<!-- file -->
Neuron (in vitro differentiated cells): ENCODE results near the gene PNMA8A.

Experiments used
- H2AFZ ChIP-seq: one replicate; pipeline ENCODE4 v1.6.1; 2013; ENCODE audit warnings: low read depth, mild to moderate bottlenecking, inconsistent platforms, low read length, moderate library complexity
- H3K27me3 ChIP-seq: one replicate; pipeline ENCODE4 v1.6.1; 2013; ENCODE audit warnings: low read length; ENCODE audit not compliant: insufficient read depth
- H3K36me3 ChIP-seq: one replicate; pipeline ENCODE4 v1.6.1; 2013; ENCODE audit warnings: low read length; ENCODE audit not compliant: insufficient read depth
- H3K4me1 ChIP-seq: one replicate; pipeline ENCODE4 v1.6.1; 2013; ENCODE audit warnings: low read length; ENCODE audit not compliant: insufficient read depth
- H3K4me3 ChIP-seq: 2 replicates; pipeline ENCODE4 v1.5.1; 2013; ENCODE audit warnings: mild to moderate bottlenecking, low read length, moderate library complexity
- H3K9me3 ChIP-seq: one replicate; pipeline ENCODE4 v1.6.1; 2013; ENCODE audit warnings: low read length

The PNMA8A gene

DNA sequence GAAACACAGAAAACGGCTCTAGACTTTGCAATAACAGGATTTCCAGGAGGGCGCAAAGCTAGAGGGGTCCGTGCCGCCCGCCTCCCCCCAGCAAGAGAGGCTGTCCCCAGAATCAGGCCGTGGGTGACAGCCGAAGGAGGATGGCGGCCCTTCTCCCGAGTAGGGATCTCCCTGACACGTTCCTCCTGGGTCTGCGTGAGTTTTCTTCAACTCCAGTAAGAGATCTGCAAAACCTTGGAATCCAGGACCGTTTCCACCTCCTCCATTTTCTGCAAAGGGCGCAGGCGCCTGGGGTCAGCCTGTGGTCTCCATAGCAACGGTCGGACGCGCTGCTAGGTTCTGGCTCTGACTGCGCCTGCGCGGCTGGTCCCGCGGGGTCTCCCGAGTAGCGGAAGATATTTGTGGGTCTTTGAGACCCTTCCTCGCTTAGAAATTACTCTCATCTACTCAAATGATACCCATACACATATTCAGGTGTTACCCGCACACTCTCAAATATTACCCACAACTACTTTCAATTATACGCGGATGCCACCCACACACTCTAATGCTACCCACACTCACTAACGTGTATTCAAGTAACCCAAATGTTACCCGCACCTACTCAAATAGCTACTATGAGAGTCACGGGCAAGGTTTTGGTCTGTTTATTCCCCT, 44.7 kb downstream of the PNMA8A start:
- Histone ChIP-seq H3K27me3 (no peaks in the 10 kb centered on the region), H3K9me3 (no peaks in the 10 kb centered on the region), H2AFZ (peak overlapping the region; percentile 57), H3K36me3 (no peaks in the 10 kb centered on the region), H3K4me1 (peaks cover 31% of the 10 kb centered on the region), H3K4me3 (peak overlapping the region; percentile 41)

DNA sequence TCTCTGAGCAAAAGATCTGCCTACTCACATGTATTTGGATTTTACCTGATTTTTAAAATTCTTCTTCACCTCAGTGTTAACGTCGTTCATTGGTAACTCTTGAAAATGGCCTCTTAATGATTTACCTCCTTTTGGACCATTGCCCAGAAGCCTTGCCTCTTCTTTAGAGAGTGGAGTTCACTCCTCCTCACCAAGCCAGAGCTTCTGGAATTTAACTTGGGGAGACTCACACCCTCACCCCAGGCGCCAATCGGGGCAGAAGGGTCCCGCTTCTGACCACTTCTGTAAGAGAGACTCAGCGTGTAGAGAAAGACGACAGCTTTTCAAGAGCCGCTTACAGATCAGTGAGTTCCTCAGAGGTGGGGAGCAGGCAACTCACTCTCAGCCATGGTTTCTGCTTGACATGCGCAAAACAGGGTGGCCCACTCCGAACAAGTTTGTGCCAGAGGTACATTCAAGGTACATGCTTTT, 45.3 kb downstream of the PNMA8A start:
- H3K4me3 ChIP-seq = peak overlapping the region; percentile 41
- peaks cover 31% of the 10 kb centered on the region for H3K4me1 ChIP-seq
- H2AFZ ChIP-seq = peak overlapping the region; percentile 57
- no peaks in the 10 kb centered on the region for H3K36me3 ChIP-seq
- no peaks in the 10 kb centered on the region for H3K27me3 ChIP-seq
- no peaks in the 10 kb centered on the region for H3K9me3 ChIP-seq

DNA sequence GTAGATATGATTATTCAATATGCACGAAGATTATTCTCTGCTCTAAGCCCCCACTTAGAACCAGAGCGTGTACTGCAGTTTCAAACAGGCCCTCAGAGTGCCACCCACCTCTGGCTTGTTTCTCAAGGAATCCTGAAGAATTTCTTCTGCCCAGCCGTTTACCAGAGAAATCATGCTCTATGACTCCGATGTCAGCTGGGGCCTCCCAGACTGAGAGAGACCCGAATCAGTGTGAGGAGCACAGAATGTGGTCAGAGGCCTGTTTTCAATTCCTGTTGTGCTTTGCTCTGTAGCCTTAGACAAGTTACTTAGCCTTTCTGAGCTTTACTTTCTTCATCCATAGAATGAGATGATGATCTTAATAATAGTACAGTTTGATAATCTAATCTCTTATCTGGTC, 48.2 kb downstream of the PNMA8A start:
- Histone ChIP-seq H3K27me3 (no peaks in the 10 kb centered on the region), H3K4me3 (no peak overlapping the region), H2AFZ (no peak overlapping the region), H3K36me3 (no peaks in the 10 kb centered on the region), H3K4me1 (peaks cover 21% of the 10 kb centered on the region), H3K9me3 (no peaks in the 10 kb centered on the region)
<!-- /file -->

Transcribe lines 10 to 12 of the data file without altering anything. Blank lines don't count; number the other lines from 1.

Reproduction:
DNA sequence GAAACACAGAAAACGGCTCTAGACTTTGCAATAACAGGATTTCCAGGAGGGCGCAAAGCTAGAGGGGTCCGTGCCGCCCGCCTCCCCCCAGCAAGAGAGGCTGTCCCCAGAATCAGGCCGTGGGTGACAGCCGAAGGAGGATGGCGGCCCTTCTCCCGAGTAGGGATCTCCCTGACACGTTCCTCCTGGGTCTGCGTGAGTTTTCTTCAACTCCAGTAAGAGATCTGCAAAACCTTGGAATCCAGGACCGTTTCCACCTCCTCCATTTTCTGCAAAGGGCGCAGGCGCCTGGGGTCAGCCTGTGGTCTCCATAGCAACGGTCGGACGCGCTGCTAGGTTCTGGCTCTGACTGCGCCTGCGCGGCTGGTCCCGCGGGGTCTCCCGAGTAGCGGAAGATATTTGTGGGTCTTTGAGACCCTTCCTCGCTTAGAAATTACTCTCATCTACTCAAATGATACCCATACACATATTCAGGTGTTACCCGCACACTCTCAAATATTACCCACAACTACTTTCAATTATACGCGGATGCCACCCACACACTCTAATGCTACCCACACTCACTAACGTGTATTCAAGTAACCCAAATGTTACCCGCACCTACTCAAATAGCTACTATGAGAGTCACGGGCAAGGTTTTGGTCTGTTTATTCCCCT, 44.7 kb downstream of the PNMA8A start:
- Histone ChIP-seq H3K27me3 (no peaks in the 10 kb centered on the region), H3K9me3 (no peaks in the 10 kb centered on the region), H2AFZ (peak overlapping the region; percentile 57), H3K36me3 (no peaks in the 10 kb centered on the region), H3K4me1 (peaks cover 31% of the 10 kb centered on the region), H3K4me3 (peak overlapping the region; percentile 41)

DNA sequence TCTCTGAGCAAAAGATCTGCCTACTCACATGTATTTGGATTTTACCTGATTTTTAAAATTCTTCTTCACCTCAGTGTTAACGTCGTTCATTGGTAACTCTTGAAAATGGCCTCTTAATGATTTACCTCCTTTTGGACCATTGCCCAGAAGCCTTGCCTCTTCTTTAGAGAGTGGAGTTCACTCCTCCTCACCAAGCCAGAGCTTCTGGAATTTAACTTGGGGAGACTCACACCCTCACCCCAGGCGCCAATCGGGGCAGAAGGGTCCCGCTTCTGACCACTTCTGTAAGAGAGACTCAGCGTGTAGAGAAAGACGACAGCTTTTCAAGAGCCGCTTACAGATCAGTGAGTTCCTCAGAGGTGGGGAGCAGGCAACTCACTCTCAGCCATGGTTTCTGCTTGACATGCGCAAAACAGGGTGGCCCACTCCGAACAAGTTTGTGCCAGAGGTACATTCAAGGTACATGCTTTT, 45.3 kb downstream of the PNMA8A start: